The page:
If you live in the Parkway neighborhoods of Boston, you’ve probably seen lawn signs over the past few months: “STOP 361 BELGRADE.” More recently, you may have seen some signs saying “We support Roxbury Prep.” What’s all this about? Well, at 361 Belgrade Ave., at the intersection of Belgrade and the West Roxbury Parkway, close to the Bellevue station on the commuter rail’s Needham Line and to the West Roxbury police station and Holy Name, there’s a used car dealership that has seen better days. Roxbury Prep, an existing charter school that now has high school campuses in Hyde Park and Roxbury, has proposed building a new high school building on the site. There has been fierce opposition from a new neighborhood group called the Greater Belgrade Ave. Neighborhood Association. Things are likely to come to a head at a BDPA meeting this week; the public comment period on the project also will close in a couple of weeks. I live very close to the proposed site.
I’ve thought a lot about this, and I support the project. Here’s why.
- Zoning Concerns. The GBANA is asking residents to tell their representatives that the new building is not consistent with its location in the Greenbelt Overlay District and is not “in conformity with the existing neighborhood’s landscape.” I’m not a zoning lawyer or a zoning expert, but what I know is that right now the site is a run-down auto dealership in a commercial district. There has been a good amount of new development and redevelopment in the stretch of Belgrade Ave. from the Parkway heading towards Roslindale Square. The school’s initial plan was for a three or four story building, but the plans have since been modified to call for a two or three story school. And there’s another school right up the street at Holy Name. So I just don’t see how the new building will be inconsistent with the character of the neighborhood; it will be an improvement.
- Traffic and congestion. The school will be at a busy intersection. So yes, traffic is a concern. The school has modified its plan in light of community feedback to reduce the number of students and staff from more than 900 to just more than 600, and the school says that 90% of its students take public transportation to and from school. The commute for them will be a “reverse commute.” Perhaps rather than opposing the proposal, residents could seek additional trains on the Needham Line, or additional resident-sticker parking zones. But overall, I don’t see that traffic or transit will be problems.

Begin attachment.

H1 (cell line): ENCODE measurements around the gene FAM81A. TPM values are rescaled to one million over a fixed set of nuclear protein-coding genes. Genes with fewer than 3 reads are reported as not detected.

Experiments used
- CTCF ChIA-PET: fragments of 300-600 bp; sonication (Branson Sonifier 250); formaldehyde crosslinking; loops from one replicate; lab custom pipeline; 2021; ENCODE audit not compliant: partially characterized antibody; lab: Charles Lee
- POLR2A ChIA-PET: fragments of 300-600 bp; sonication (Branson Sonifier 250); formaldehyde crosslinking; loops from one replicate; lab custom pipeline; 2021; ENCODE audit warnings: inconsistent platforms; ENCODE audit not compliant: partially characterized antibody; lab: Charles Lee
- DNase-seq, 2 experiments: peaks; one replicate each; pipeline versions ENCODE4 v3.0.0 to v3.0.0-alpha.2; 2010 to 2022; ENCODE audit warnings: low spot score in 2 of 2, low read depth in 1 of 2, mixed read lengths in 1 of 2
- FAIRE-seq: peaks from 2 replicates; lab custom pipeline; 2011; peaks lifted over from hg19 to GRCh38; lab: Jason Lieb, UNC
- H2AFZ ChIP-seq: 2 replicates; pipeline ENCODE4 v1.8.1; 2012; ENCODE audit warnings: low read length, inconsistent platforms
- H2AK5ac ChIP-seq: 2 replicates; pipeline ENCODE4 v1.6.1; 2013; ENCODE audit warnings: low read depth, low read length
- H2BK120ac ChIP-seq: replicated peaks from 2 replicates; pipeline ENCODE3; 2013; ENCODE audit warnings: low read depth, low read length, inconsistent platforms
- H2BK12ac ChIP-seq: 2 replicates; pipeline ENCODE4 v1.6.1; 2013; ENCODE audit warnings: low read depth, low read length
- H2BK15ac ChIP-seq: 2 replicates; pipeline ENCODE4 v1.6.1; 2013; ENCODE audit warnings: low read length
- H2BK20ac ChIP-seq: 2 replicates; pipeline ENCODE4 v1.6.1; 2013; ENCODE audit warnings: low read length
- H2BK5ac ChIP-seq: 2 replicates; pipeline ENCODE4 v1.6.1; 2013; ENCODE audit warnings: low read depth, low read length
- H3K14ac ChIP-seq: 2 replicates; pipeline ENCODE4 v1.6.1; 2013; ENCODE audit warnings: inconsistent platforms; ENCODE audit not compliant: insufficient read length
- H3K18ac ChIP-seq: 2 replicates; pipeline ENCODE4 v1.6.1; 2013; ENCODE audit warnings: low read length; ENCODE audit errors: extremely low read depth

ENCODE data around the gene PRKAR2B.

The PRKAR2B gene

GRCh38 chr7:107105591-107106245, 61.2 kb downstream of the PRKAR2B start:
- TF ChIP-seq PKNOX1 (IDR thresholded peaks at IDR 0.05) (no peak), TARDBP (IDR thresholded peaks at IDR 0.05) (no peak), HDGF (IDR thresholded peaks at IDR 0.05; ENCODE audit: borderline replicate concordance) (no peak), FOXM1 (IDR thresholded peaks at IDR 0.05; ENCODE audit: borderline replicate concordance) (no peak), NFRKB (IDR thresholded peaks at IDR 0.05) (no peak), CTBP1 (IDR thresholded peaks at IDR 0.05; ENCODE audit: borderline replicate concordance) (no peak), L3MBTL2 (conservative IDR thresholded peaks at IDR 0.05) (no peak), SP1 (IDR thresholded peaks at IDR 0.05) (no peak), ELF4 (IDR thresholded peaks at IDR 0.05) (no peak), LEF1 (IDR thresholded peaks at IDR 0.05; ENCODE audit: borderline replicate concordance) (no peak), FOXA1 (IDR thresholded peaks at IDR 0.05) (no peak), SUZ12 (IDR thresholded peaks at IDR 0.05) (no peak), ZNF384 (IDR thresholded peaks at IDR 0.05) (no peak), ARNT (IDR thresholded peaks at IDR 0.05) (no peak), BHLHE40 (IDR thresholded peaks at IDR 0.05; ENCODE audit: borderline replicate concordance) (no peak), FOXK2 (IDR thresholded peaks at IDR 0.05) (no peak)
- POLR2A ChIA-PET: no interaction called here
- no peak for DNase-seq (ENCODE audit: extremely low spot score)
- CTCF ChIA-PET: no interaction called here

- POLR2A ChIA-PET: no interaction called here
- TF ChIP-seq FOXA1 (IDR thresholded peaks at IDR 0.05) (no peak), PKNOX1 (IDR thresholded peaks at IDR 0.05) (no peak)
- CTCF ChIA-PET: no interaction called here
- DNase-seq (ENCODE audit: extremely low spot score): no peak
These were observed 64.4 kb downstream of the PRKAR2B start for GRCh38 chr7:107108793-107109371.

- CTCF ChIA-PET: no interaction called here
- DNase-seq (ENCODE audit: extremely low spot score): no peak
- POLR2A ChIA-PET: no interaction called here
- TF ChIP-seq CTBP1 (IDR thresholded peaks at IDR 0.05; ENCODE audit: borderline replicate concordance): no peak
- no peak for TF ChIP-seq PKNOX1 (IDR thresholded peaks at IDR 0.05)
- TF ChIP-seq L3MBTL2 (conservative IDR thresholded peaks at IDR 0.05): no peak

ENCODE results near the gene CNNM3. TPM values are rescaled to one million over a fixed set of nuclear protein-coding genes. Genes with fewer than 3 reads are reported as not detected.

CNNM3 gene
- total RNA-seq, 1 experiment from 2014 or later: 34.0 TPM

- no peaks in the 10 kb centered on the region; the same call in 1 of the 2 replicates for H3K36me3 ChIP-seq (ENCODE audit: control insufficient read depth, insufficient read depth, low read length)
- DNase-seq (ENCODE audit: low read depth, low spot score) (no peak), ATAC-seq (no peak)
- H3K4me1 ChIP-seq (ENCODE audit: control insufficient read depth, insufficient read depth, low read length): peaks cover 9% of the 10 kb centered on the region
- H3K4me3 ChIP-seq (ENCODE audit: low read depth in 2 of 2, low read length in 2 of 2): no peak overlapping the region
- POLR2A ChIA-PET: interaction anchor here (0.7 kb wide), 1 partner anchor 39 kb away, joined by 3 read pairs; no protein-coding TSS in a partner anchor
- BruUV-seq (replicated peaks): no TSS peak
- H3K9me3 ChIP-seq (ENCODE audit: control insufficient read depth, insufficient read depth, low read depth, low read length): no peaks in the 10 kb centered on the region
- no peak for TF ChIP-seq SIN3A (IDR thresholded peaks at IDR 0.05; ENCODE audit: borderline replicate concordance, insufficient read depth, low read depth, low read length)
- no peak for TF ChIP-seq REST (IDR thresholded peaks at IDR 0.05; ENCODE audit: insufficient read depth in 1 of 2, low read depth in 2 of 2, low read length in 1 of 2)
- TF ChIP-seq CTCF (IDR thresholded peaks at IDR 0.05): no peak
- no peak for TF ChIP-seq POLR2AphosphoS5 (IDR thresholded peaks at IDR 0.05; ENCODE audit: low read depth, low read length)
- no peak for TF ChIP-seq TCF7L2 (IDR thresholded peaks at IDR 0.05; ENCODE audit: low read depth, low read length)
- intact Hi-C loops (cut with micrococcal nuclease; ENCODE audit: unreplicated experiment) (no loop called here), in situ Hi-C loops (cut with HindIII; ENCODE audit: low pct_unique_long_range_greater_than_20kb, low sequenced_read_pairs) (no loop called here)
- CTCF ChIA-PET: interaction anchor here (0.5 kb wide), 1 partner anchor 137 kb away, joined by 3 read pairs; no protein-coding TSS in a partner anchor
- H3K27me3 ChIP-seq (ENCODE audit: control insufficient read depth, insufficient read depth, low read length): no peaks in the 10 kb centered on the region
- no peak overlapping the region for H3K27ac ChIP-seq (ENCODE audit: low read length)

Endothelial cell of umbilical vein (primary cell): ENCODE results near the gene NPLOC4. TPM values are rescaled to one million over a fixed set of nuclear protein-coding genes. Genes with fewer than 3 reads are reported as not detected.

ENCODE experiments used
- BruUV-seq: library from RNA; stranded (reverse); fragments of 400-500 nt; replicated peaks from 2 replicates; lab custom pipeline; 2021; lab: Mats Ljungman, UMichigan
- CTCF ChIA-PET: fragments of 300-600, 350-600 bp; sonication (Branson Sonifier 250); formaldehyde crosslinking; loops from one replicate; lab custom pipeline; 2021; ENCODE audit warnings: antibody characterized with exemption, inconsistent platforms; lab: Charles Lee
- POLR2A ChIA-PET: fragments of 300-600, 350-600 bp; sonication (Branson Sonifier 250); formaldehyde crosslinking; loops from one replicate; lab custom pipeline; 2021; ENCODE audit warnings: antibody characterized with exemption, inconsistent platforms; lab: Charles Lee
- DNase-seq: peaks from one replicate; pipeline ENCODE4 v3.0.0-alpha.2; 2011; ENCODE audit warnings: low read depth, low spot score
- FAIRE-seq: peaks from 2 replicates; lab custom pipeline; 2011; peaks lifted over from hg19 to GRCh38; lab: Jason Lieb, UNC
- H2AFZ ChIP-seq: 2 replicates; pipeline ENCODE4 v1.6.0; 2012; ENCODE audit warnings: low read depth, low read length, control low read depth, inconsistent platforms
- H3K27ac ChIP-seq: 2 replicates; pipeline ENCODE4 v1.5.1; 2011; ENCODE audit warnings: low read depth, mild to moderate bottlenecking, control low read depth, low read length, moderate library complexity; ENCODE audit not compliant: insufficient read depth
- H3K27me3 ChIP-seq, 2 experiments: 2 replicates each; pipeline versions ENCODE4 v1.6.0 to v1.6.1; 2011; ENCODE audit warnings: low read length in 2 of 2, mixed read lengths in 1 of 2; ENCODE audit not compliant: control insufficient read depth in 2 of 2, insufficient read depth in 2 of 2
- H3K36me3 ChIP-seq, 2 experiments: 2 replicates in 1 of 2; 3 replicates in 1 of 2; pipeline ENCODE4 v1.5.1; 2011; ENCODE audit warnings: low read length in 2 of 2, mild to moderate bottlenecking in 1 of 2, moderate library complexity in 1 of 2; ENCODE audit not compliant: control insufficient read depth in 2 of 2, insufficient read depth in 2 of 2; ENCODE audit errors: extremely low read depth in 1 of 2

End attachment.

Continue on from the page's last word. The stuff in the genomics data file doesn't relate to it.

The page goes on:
- Charter Schools. I don’t really like charter schools as a general matter, and frankly Roxbury Prep seems somewhat mediocre, or at least not outstanding. But it already exists, and the question is just where it should have its building. So I don’t see my basic opposition to charter schools as a reason to oppose the project.
- Race. The elephant in the room is of course race. I take the GBANA’s assurance that its opposition has no racial element at face value. But there’s no getting around the fact that Roxbury Prep is 96.7% Black or Hispanic, with 72.6% of the students having “high needs” and 57.3% “economically disadvantaged.” And the opposition to the school is coming from West Roxbury and the “goes shopping on Centre Street, not Roslindale Square” part of Roslindale. So even granting that there are legitimate concerns about zoning, traffic, and so forth, can we not work with our fellow Bostonians to make this happen?
I’ll be sending a note on this to my representatives, and I hope you will too!